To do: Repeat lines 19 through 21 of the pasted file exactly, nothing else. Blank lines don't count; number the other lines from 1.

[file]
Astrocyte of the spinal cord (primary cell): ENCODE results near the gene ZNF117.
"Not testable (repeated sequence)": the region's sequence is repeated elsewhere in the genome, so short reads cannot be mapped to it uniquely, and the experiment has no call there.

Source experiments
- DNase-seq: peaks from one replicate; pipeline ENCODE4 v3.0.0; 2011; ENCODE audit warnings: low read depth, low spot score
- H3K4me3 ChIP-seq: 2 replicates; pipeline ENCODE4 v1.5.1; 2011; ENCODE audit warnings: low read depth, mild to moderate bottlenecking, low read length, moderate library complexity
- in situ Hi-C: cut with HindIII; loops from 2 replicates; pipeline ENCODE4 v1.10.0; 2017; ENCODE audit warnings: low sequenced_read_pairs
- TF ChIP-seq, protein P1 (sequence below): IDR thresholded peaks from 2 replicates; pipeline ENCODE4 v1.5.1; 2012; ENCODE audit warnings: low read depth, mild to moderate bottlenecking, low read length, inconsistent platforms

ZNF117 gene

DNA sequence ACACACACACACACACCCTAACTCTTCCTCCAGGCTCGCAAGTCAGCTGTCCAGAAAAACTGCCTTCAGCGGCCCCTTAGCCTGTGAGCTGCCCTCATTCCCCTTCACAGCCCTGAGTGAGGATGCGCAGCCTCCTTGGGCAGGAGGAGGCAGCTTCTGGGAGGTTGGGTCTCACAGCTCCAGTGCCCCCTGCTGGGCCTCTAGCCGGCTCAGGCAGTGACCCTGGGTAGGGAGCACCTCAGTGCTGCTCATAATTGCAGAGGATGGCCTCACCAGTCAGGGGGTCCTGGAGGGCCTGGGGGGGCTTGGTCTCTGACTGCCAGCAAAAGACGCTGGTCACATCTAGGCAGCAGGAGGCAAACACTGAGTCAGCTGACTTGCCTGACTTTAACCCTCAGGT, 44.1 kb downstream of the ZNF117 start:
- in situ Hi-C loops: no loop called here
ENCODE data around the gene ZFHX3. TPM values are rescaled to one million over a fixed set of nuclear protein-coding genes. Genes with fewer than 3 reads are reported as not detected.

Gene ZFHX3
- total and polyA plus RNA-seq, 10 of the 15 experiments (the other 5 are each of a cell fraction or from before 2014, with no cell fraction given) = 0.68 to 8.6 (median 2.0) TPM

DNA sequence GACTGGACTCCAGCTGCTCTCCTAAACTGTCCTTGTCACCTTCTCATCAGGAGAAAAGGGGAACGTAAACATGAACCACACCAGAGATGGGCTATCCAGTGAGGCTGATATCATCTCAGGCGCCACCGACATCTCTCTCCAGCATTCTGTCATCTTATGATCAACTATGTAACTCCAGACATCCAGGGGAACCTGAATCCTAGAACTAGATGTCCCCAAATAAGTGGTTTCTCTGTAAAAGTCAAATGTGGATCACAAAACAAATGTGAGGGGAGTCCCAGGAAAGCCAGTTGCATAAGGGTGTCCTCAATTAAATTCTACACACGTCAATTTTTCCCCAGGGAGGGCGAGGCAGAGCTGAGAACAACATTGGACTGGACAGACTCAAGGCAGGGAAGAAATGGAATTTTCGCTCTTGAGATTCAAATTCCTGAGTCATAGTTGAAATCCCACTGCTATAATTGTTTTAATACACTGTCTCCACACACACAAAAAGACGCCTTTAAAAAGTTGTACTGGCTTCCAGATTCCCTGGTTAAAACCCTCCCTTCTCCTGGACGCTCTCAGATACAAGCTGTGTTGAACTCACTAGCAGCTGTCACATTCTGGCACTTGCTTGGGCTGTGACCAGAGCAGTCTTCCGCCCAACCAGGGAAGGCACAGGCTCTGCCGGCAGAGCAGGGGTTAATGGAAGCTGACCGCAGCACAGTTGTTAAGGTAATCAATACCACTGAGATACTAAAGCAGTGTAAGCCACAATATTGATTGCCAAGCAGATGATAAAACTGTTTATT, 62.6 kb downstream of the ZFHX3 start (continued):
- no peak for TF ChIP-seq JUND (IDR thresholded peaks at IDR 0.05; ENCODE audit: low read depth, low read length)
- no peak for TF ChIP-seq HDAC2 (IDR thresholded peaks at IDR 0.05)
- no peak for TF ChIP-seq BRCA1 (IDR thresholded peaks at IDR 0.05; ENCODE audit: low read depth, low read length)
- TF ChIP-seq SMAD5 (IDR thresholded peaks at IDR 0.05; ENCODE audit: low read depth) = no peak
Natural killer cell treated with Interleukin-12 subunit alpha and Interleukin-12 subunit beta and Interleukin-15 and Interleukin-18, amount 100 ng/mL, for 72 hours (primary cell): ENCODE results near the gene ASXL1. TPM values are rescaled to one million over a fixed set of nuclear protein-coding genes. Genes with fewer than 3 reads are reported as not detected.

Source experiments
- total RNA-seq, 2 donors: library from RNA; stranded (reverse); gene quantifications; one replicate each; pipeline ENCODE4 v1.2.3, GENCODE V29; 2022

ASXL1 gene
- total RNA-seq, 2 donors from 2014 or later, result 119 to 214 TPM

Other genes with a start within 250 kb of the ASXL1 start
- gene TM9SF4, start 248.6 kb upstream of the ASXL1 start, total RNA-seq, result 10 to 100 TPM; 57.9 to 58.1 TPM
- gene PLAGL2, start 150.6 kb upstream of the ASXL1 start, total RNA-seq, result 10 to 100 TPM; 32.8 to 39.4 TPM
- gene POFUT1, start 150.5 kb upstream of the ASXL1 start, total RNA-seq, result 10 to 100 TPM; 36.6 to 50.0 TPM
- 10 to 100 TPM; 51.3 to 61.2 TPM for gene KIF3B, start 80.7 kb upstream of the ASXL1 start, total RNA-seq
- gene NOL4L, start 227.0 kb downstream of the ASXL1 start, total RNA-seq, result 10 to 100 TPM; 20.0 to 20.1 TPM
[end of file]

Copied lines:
Natural killer cell treated with Interleukin-12 subunit alpha and Interleukin-12 subunit beta and Interleukin-15 and Interleukin-18, amount 100 ng/mL, for 72 hours (primary cell): ENCODE results near the gene ASXL1. TPM values are rescaled to one million over a fixed set of nuclear protein-coding genes. Genes with fewer than 3 reads are reported as not detected.

Source experiments
- total RNA-seq, 2 donors: library from RNA; stranded (reverse); gene quantifications; one replicate each; pipeline ENCODE4 v1.2.3, GENCODE V29; 2022